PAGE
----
Ghosts haunt people and places. They live in the more subtle silences that lie beneath the memories we create. To see ghosts in Kat Chow’s writing is to believe in their existence. To see ghosts is to believe in Chow’s ability to pay homage to those silences. It is to reflect on the ways that the presence of ghosts lives on in absence.
Chow’s debut memoir Seeing Ghosts narrates the stories of ghosts as they dwell in our consciousness of them, uncovering three generations of family history by carefully examining intergenerational grief. This grief manifests in Chow’s family, their immigration narrative, and the transnational lives they carve out in America. Throughout the book, Chow’s incisive prose demonstrates the power of writing itself as she pieces together the fragments of grief that underlie her relationship with her mother.
Her way of narrative is lyrical and poetic, an affirmation of Chow’s ability to write even as she understands that it is fraught with ambiguity. When she reflects on her childhood, for example, Chow directs her words to their subject, her mother: “I spin you out of myself and into something else.”
Such short, powerful statements like this are at the core of Chow’s narrative. As she weaves together family history with her own recollections of her past, she leads the reader into a liminal space where there is the possibility to recreate bygone worlds in the present. Her family members become characters that, through Chow’s recreation of them, begin to inhabit a kind of positionality within a transitory space.
It’s this idea of liminality that gives Seeing Ghosts its emotional heart. Taking on a letter format, the book switches between different narrative perspectives to explore the roots and legacies of family history, especially how they overlap. There are pictures included in between certain scenes, images of Chow’s childhood or her parents placed for context. Chow describes these as visual cues for her own family history. She pays close attention to the meaning of each image, dissecting its influence on herself.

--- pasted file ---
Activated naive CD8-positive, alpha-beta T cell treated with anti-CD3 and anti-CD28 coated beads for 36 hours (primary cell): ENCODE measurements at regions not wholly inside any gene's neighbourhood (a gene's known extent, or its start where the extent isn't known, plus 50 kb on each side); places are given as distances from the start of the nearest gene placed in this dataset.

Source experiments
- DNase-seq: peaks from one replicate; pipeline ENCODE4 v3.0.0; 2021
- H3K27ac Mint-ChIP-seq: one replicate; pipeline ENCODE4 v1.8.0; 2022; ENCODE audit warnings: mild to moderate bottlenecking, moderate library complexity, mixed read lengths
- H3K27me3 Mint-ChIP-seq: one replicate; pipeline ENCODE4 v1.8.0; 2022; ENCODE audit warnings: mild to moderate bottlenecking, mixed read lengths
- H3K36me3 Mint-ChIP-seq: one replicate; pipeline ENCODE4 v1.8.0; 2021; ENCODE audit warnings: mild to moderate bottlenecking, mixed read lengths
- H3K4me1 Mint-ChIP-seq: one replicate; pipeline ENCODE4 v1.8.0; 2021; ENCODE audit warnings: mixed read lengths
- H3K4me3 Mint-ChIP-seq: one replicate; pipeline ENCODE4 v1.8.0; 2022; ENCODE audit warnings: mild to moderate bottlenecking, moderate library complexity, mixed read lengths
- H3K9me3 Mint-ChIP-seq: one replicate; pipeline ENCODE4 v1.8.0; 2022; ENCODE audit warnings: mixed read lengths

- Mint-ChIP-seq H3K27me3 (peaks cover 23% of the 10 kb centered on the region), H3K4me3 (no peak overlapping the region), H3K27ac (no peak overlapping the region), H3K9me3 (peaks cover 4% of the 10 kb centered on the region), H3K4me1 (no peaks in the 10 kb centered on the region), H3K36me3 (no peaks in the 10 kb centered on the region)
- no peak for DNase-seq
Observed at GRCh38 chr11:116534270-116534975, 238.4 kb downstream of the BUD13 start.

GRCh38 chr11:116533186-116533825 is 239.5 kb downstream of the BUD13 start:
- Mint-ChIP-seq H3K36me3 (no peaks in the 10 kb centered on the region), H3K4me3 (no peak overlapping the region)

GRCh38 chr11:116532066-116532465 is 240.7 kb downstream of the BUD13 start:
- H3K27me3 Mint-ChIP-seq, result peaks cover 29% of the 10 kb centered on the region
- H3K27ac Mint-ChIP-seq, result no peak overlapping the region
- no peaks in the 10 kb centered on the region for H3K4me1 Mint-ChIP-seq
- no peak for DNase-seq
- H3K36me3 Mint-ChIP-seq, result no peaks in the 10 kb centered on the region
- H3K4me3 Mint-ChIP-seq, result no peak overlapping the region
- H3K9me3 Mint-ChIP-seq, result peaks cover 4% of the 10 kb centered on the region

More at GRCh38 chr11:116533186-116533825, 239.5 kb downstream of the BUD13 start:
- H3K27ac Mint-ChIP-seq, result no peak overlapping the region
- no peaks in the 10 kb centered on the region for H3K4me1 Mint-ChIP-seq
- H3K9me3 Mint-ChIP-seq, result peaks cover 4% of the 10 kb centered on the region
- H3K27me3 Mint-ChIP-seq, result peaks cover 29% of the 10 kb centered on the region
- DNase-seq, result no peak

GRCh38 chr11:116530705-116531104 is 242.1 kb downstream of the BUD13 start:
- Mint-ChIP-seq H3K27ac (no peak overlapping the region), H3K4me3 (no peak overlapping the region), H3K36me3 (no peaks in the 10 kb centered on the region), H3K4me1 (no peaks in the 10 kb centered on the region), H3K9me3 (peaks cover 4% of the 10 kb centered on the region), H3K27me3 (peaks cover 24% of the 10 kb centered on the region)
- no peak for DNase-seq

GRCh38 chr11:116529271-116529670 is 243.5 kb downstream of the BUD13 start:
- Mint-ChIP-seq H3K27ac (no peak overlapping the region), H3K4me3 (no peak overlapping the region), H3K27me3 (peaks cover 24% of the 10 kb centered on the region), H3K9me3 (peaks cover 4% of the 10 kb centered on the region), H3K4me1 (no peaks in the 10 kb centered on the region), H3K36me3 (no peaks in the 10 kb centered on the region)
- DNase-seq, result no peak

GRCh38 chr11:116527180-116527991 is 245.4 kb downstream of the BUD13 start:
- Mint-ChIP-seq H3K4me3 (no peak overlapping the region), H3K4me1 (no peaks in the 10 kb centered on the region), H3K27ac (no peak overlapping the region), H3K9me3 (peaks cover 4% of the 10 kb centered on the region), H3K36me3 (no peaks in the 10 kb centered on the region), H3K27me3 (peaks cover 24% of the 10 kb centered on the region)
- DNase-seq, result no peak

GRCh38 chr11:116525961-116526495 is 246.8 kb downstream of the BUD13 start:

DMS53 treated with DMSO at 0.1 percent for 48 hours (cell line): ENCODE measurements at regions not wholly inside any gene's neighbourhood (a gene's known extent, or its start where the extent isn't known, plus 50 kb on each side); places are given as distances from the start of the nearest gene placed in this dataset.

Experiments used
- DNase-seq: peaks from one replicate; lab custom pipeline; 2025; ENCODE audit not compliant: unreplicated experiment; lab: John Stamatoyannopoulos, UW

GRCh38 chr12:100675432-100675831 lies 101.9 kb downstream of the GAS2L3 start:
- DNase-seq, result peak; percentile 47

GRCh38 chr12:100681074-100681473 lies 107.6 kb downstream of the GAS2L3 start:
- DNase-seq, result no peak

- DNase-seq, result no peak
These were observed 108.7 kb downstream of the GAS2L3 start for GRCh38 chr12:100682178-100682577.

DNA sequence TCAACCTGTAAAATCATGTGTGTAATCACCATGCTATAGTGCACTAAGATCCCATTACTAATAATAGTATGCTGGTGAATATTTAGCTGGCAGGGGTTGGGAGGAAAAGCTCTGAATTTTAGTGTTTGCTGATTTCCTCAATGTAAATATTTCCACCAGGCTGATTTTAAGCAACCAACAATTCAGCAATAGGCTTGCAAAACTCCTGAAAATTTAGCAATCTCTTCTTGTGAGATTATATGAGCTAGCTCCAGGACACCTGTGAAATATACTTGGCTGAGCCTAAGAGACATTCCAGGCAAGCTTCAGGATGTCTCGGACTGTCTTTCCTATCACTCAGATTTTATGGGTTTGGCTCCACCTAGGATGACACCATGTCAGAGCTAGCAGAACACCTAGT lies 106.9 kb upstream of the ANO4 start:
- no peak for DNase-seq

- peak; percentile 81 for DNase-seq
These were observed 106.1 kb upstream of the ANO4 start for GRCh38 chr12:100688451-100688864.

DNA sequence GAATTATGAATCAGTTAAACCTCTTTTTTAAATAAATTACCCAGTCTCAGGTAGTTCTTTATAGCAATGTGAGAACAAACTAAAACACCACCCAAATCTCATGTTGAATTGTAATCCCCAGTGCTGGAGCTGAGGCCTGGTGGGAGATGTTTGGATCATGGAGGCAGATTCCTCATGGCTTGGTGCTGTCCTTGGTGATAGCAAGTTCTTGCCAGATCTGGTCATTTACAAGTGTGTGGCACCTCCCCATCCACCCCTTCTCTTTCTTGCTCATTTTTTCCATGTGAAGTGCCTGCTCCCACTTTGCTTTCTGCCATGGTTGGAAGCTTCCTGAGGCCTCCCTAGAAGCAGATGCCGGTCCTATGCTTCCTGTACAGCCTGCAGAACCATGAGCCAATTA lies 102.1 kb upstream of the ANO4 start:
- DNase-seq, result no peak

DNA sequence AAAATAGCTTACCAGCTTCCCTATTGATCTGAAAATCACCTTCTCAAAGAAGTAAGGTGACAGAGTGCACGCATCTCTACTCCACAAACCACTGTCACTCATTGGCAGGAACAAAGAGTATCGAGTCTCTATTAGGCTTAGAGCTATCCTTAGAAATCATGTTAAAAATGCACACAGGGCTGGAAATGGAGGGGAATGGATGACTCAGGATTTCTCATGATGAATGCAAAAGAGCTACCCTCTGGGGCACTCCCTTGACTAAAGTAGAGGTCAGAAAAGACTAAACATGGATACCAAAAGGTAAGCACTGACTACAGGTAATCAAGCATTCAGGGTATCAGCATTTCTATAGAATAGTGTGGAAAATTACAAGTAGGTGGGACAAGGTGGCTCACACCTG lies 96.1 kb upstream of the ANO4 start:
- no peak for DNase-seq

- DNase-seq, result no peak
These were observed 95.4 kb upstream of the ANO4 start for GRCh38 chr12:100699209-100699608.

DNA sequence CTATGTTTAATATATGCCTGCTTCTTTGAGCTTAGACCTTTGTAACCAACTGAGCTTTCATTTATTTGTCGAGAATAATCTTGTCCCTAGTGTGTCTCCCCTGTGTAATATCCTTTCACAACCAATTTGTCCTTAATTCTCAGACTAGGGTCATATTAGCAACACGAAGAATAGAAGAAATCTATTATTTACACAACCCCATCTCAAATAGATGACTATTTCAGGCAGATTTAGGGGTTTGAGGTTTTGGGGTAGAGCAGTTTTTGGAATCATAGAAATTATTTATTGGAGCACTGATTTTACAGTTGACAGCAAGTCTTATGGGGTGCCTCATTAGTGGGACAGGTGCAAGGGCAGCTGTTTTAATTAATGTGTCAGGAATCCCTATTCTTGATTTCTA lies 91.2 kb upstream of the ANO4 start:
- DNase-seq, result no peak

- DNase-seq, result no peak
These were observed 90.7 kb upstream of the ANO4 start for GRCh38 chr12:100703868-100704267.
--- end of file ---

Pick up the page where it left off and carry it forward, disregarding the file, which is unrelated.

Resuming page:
Perhaps Chow’s own memories are a conversation with the memories of others, filling in the gaps where reality could not. Chow herself is conscious that those memories are subjective, recounting events through her own imagination.
Chow imagines and wonders about other people frequently. Sometimes it feels like the narrative wanders in that space, sketching out possible angles and corners without connecting them together. Fragments of thought are beautifully rendered separately but together appear to almost disrupt linear time. They leave the reader with more questions than answers, particularly about the more temporal spaces between moments. This tension between the abstract and concrete lasts throughout Seeing Ghosts, an indication of the depth across generations.
As Chow delves deeper into her mother’s struggle with cancer, there is a visceral depiction of not only the illness’s impact on her mother’s body, but on the family itself. Chow weaves together diagnoses and their aftermath in her relationship to her father. She hones in on illness and its repercussions in medicalized, sterile terms that reflect on the more personal meanings of death.
“Holding and hoarding can’t turn ghosts into flesh. But we create these souvenirs nevertheless … taxidermy, after all, gives the impression of permanence,” Chow writes. These small souvenirs of presence that Chow gives us throughout her memoir allow the reader an intimate identification with the dead. What makes this identification so powerful is how it memorializes death, but ultimately classifies death in terms of life.
Seeing Ghosts spins memories and individuals into entire worlds. Its strength lies in how it traverses landscapes, physical and emotional, that plot different moments of Chow’s life and maps them for the reader. Chow spins her memories from herself, and they become something else entirely — haunting and beautiful reminders of the silences we keep stored in ourselves, and the ghosts they form when we begin to see.